As Iris and I were driving to New Jersey on Monday, I asked her, "If the house were burning down and you could run in to save just one possession, what would it be?"

She matter-of-factly responded, "You."

I smiled, thanked her, and continued, "OK, what possession other than me?"

Without hesitation, she said, "Your piano."

I thanked her again and asked her why. She told me that she didn't really have any things that she cared that much about. (To be sure, when Iris moved here from the Netherlands, she showed up with nothing more than a single suitcase full of cloths and a couple of pictures.) The only two things that she would consider saving were my piano and my saxophone.

We talked about what made each of these special; it came down to how personal they were.

My piano is a Steinway grand that was built in 1882. It was my mom's piano. I grew up spending hours sitting beside her on the bench as she accompanied me while I played my saxophone. The piano was always the center of activity for gatherings of family and friends; we would all gather round it and play or sing.

My saxophone is a 1971 Selmer Mark VI. It's been with me since I was fourteen. My sax teacher was a man named Hobart Grimes. He was a dead ringer for Rex Harrison and indeed, much of his teaching method resembled that of Professor Henry Higgins. Every month Mr. Grimes would drive from Chicago to the Selmer factory in Elkhart, Indiana where he would play saxophones that had just come off the assembly line as part of their quality control process.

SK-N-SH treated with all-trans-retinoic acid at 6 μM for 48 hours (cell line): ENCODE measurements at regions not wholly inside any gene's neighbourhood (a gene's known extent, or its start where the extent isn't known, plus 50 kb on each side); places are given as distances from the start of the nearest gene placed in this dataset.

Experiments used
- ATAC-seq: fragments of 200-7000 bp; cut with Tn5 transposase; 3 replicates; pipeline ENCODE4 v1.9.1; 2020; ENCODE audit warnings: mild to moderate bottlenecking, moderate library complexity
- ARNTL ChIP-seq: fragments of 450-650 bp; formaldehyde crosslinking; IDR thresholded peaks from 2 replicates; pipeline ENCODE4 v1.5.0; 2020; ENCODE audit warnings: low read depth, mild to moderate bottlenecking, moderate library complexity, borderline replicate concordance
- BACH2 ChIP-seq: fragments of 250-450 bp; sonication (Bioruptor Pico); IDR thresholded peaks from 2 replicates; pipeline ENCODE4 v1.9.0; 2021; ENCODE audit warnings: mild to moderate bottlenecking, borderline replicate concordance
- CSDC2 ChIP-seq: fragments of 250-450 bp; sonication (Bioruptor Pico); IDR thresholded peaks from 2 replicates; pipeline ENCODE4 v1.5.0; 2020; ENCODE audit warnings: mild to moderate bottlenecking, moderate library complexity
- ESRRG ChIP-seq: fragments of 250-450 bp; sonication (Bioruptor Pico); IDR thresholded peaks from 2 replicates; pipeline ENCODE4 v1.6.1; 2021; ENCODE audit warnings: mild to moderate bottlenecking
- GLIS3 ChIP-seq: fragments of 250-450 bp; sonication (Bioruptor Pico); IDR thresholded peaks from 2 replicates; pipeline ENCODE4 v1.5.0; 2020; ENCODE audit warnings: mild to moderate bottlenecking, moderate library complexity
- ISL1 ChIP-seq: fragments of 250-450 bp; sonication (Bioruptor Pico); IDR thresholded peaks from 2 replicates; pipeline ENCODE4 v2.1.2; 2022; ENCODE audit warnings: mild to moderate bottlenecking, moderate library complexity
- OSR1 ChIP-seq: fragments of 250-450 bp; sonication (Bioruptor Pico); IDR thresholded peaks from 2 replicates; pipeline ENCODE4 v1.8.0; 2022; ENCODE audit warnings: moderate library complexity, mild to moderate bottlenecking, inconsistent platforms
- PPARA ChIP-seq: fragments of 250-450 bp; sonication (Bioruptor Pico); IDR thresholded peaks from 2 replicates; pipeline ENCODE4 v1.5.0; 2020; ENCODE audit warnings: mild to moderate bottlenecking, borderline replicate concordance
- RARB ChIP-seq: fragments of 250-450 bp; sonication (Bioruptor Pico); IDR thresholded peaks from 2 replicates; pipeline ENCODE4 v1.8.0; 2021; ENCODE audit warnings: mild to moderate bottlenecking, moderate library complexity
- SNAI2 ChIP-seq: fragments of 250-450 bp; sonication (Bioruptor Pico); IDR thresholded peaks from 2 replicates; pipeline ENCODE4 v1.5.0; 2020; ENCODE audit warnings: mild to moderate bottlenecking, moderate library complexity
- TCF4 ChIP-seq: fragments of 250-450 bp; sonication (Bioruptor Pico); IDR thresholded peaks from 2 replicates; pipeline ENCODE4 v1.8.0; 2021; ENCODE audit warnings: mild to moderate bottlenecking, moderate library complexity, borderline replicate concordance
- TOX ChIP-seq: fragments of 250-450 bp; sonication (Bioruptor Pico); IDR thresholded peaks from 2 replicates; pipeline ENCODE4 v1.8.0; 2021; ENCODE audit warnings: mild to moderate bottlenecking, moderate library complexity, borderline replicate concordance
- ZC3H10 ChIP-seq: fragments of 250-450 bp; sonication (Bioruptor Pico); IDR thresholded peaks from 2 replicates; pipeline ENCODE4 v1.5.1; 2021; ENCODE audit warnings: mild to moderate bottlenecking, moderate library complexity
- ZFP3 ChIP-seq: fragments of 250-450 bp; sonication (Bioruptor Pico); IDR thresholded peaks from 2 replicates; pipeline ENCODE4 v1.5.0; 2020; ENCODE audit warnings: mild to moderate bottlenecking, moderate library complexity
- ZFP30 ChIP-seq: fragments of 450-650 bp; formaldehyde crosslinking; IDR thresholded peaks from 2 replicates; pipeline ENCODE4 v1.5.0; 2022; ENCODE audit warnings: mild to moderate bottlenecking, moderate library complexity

Saxophones, even the same make and model, vary significantly. They have personalities. When my folks decided to surprise me with a real Saxophone, they asked Mr. Grimes to help. He began looking for the best among those he tested when in Elkhart and one day settled on the one that would become mine. Over the years, you adjust to your sax and it adjusts to you.

I had to agree with her. I would have picked one or the other, though I would have reversed the order going with my sax first.

OK, for Iris at least, that wasn't a really tough question. We had a really great discussion. Iris' answer told me so much about her, what she cares about, and her love for me. I think the question is a keeper, so to speak.

So, forgetting for a moment about living, breathing entities, were there a fire, what possession would you save?

What Questions?
There are so many questions that cut quickly to what we believe at our cores.

Have you ever asked a couple, "If you could do it all over again, would you have chosen each other?" or "Have there been times when you thought, 'this was a mistake!'?"